Racing to measure photosynthesis: why fast gas exchange measurements matter

One of the grand challenges of the 21st century is to meet global food demand. The circumstances that lead to this issue are: 1) population growth, 2) climate change, and 3) limited genetic variability. Let’s focus on issues 2 and 3, since these are issues that photosynthesis research can help solve.

Climate change is changing precipitation patterns, increasing temperatures, and increasing the frequency of extreme weather events. Generally, crops will face drier and hotter conditions, and more frequent extreme heat events.

Photosynthesis research can help by allowing us to find plants and crop varieties that are capable of maintaining carbon-fixation (required for growth) while minimizing water use in the face of these climate change-induced stresses. Different crop varieties have different traits, and given that there can be thousands of varieties of a given crop, it can be very time consuming to measure traits of interest (such as water use efficiency) in all varieties.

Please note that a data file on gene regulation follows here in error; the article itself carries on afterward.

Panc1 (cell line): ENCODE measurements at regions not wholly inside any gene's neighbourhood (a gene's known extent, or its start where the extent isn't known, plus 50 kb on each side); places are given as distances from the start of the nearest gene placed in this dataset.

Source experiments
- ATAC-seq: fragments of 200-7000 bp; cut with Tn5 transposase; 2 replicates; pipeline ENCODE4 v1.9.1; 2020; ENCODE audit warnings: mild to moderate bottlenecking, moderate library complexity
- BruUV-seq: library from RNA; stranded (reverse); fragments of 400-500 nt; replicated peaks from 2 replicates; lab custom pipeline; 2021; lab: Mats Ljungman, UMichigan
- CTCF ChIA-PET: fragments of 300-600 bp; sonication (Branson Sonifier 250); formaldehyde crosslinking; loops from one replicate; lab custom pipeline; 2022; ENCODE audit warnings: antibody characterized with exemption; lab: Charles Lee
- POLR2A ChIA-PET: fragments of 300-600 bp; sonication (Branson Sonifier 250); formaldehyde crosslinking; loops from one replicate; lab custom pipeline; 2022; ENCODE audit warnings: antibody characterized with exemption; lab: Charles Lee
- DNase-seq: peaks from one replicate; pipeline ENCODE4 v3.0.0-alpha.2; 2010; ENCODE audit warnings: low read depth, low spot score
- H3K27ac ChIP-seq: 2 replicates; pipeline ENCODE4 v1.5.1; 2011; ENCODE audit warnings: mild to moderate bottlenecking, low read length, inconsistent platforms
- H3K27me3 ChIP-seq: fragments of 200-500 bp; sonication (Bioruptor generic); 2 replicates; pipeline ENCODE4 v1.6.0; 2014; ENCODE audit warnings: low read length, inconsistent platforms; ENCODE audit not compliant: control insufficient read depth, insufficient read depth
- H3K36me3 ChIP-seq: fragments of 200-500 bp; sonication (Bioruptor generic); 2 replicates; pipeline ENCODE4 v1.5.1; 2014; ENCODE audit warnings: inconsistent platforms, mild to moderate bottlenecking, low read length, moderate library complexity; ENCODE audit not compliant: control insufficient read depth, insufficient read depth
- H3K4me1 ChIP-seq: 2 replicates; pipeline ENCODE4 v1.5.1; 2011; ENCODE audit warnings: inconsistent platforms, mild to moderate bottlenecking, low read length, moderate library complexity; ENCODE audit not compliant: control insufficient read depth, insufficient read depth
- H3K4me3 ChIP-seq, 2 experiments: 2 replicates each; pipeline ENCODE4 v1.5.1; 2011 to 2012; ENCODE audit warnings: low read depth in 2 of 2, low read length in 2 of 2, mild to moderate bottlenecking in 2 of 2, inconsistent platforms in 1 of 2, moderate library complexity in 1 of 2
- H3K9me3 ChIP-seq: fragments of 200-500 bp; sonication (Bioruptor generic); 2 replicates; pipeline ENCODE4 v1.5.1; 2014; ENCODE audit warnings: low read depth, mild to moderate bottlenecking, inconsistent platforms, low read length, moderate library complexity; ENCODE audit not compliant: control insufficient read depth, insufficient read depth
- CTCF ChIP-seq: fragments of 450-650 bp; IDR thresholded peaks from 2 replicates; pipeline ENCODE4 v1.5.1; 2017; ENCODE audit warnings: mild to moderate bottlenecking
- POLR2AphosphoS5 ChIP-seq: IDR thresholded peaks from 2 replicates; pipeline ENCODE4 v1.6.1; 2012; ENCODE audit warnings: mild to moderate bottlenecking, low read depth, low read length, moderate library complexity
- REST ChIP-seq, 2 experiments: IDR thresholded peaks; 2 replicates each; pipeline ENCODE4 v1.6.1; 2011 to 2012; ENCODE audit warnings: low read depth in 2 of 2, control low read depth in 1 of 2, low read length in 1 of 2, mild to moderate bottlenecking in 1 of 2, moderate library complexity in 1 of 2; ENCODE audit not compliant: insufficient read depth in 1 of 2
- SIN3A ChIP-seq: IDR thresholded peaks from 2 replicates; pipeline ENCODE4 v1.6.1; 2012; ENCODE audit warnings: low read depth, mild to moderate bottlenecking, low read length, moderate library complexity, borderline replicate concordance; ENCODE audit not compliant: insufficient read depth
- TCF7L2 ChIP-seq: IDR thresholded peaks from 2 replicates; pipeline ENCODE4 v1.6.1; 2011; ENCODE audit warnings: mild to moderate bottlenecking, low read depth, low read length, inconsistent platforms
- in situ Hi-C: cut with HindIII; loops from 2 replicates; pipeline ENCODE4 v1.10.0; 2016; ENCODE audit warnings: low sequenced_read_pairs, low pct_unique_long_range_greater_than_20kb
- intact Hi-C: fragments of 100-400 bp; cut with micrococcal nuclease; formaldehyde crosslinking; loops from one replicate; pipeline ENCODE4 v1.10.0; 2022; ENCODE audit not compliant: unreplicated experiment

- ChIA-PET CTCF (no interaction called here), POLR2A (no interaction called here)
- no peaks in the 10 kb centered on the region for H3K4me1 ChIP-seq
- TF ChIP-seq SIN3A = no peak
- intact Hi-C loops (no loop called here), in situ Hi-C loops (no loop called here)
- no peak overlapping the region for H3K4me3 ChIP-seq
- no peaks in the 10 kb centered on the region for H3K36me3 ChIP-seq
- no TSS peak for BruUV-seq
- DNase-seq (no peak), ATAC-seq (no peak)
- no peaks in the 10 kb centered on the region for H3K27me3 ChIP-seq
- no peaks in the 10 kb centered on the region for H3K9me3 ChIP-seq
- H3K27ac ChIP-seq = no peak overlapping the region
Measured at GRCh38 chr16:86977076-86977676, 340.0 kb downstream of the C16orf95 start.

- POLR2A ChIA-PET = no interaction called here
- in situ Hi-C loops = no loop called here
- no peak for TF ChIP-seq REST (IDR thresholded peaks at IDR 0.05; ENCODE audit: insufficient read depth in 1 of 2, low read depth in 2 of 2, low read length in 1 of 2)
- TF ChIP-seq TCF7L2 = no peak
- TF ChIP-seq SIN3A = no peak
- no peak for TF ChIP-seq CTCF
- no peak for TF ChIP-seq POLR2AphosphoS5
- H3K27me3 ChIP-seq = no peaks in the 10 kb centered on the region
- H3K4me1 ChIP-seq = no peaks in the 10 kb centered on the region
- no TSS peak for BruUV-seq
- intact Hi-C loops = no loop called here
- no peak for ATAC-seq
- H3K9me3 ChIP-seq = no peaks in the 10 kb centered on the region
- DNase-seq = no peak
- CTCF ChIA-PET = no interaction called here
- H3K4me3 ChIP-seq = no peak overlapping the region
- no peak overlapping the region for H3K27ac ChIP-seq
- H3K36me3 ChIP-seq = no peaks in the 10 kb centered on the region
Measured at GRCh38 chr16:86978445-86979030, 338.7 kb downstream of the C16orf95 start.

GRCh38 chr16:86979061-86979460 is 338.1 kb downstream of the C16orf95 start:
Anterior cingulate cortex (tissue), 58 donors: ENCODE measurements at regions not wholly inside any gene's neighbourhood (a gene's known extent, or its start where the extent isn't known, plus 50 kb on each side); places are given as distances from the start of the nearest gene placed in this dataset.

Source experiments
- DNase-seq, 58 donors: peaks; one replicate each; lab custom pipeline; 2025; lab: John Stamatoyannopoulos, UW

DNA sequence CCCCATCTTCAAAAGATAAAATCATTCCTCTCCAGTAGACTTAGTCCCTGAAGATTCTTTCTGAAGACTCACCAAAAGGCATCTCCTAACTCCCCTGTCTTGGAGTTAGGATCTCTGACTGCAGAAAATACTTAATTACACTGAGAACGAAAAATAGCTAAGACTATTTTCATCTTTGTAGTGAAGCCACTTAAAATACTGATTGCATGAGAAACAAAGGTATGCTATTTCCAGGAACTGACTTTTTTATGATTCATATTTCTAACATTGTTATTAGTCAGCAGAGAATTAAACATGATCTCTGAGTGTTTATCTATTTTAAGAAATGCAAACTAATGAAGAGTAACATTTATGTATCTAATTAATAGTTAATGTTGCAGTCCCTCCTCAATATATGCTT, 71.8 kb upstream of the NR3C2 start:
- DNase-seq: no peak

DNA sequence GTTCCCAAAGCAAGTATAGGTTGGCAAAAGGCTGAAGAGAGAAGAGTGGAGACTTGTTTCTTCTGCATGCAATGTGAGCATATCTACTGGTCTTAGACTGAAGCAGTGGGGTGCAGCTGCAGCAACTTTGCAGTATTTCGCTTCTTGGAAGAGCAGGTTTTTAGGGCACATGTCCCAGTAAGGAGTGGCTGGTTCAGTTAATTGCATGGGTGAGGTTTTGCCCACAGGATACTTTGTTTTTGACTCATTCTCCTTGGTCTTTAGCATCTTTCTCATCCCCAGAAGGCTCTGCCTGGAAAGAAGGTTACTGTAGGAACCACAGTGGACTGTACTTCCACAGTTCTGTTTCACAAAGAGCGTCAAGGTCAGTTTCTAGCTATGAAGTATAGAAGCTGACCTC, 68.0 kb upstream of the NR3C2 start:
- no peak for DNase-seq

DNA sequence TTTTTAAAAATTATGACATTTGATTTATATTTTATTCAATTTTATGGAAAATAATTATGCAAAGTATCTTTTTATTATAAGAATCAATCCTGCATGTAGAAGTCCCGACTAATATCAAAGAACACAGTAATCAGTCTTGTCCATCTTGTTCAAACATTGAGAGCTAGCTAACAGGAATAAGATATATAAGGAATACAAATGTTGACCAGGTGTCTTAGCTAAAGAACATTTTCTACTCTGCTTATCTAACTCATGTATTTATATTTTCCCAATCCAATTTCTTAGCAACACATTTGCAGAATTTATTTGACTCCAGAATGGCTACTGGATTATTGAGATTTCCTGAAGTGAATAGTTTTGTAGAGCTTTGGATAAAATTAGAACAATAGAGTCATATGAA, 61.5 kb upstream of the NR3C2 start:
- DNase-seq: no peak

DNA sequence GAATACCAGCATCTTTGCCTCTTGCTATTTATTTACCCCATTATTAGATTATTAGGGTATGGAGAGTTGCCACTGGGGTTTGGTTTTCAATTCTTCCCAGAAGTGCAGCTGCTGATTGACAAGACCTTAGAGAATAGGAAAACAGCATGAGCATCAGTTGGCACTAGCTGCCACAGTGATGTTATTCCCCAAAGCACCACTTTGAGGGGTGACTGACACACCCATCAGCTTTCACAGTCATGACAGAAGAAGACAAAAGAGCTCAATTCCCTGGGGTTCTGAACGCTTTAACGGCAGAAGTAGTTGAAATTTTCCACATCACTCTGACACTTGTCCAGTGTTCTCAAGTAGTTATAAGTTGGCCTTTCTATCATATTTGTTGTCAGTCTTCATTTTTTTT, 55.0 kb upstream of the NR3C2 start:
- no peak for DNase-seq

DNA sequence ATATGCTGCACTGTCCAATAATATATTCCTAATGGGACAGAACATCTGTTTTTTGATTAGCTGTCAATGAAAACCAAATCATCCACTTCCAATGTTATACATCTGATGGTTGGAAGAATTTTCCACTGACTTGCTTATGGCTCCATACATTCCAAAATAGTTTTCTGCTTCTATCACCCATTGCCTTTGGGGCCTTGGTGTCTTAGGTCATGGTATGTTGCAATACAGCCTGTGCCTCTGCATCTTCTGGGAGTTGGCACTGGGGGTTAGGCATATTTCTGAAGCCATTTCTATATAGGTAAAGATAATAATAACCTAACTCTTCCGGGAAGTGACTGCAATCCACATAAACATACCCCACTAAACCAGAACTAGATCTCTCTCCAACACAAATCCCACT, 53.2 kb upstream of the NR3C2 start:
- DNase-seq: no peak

This is where rapid gas exchange techniques can help. In collaboration with Dr. David T. Hanson at the University of New Mexico and LI-COR Biosciences, we developed a method for rapidly measuring the response of photosynthesis to CO2. Measuring such a response allows us to understand the underlying biochemistry. Our method is up to 12 times faster than the traditional approach.

This is fast enough to be able to measure these CO2 responses in thousands of varieties within a reasonable time frame, which could allow a researcher to correlate the data-rich gas exchange measurements with the underlying genetic variation among plant varieties. In turn, this could enhance crop breeding efforts to improve crop yields, stress tolerance, and yield sustainability.

If you’re interested in learning more about the rapid gas exchange method, you can read the article for free (it is open access) here.

Stay safe and stay informed,